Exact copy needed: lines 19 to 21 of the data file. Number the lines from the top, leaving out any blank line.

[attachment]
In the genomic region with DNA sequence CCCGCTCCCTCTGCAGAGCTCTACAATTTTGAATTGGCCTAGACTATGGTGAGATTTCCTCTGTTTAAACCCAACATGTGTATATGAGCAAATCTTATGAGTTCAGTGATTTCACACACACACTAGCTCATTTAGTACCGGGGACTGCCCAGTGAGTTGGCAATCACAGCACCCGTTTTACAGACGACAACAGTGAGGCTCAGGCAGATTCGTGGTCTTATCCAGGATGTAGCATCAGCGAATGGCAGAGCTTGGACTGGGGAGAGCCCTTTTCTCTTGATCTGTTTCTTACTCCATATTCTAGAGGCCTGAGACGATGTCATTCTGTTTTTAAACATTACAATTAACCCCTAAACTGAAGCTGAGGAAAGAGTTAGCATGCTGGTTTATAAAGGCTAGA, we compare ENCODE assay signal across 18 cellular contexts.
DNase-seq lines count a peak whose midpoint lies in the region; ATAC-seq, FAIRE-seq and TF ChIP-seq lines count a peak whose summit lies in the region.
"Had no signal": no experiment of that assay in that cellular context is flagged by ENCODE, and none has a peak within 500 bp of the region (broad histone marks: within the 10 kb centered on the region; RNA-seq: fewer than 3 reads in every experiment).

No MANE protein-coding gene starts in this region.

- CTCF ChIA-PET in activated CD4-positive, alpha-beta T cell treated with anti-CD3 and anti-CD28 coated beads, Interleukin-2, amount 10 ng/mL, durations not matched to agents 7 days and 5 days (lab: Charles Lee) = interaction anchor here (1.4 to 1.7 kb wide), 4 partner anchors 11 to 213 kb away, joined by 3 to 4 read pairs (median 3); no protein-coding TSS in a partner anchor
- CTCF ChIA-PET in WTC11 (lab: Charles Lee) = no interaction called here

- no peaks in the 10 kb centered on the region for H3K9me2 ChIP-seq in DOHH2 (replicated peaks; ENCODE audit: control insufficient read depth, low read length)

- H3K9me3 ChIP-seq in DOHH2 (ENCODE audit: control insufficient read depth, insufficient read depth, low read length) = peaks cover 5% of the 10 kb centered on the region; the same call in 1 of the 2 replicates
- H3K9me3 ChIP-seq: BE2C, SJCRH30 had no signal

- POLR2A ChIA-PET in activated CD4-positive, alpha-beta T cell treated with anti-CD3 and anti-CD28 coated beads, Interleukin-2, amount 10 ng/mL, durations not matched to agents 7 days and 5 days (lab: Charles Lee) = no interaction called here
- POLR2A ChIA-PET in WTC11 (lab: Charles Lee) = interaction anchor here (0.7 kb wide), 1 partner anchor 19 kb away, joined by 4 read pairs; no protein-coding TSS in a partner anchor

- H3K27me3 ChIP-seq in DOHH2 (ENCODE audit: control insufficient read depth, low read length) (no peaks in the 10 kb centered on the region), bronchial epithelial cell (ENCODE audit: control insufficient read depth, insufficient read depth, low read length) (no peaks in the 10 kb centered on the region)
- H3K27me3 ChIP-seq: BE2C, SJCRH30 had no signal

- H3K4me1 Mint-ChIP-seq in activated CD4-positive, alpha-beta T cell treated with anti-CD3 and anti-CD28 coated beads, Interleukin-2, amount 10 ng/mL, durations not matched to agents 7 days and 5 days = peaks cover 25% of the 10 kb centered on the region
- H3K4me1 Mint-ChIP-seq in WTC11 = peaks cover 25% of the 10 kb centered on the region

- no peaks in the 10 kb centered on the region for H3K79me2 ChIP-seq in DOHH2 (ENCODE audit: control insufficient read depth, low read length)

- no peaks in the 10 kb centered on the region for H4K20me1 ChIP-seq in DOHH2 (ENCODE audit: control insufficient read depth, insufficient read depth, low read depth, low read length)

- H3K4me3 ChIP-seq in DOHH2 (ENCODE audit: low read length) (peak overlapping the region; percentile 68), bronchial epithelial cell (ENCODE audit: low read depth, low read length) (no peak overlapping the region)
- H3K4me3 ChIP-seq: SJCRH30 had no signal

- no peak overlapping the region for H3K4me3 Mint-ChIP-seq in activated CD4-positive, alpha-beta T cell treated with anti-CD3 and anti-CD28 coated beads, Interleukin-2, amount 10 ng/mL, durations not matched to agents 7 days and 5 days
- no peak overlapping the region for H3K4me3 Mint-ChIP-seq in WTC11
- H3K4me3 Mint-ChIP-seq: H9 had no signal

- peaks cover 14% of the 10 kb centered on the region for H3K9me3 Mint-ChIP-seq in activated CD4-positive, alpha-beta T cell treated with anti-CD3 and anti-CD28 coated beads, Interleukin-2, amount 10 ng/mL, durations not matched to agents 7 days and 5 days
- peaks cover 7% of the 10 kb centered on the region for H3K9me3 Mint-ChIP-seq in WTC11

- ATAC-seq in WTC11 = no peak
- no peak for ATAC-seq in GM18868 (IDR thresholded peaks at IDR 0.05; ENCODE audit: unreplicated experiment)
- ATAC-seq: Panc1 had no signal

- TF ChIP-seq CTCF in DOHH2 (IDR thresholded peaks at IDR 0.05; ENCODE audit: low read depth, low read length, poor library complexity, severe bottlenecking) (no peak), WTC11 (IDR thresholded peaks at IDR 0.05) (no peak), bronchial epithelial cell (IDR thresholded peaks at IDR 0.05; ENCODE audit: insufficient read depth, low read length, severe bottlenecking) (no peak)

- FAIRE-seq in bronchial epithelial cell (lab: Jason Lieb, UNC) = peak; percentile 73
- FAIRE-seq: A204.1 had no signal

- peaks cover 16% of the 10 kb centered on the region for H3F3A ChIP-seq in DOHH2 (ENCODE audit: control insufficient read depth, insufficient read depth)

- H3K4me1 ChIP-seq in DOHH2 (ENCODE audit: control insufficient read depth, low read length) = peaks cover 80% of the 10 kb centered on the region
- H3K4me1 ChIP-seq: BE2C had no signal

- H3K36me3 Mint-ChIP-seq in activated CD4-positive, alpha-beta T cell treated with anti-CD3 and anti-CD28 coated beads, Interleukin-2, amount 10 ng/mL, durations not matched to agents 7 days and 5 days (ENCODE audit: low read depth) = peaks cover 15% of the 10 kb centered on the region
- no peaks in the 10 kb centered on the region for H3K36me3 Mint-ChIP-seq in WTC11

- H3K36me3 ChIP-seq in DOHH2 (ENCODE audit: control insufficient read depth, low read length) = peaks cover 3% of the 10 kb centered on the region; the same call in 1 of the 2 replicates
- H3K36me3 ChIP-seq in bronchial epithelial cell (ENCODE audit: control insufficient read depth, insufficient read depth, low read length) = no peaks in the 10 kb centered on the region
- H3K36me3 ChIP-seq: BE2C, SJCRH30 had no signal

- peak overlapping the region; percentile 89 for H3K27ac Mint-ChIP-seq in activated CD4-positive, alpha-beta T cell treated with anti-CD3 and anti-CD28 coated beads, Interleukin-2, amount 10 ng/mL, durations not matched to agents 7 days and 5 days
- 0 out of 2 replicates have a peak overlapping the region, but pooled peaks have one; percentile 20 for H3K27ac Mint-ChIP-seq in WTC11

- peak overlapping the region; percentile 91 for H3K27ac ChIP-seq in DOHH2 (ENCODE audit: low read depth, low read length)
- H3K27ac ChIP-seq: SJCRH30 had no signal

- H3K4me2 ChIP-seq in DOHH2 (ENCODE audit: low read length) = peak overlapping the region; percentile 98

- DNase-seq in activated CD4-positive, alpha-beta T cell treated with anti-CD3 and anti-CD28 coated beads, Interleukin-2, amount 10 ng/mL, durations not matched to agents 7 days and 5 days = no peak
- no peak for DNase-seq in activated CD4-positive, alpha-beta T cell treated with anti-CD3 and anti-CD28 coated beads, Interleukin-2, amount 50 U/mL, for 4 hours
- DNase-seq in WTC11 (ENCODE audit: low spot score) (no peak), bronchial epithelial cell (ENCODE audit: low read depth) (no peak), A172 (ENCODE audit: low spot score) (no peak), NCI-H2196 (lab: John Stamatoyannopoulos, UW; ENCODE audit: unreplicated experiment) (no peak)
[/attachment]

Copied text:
- H3K4me3 ChIP-seq: SJCRH30 had no signal

- no peak overlapping the region for H3K4me3 Mint-ChIP-seq in activated CD4-positive, alpha-beta T cell treated with anti-CD3 and anti-CD28 coated beads, Interleukin-2, amount 10 ng/mL, durations not matched to agents 7 days and 5 days
- no peak overlapping the region for H3K4me3 Mint-ChIP-seq in WTC11